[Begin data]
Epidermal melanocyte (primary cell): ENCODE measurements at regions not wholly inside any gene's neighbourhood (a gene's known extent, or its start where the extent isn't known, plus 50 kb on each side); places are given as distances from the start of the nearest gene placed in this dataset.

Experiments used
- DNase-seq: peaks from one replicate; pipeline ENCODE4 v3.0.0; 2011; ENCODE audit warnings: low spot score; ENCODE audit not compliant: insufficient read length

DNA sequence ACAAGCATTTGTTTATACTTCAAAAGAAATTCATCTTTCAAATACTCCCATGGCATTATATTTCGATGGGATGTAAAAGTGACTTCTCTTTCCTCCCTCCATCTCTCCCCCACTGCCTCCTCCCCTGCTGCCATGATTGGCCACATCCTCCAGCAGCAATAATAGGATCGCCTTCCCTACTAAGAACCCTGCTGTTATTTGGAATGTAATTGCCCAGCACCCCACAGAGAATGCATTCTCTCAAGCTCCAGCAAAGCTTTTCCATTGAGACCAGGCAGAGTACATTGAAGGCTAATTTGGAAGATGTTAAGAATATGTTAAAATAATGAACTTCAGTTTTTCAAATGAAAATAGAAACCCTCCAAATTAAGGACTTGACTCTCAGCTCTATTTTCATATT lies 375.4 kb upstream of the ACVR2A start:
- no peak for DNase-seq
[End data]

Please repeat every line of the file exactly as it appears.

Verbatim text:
Epidermal melanocyte (primary cell): ENCODE measurements at regions not wholly inside any gene's neighbourhood (a gene's known extent, or its start where the extent isn't known, plus 50 kb on each side); places are given as distances from the start of the nearest gene placed in this dataset.

Experiments used
- DNase-seq: peaks from one replicate; pipeline ENCODE4 v3.0.0; 2011; ENCODE audit warnings: low spot score; ENCODE audit not compliant: insufficient read length

DNA sequence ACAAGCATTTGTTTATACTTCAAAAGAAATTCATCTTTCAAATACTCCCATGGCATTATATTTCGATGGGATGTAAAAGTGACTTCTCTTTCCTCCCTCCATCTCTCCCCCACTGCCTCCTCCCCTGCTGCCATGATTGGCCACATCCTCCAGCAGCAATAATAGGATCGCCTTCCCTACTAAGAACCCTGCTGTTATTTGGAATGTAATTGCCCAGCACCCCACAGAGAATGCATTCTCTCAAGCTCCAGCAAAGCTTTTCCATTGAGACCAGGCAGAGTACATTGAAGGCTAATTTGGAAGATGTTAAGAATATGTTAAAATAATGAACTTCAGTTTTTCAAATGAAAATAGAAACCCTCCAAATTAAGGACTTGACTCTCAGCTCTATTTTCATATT lies 375.4 kb upstream of the ACVR2A start:
- no peak for DNase-seq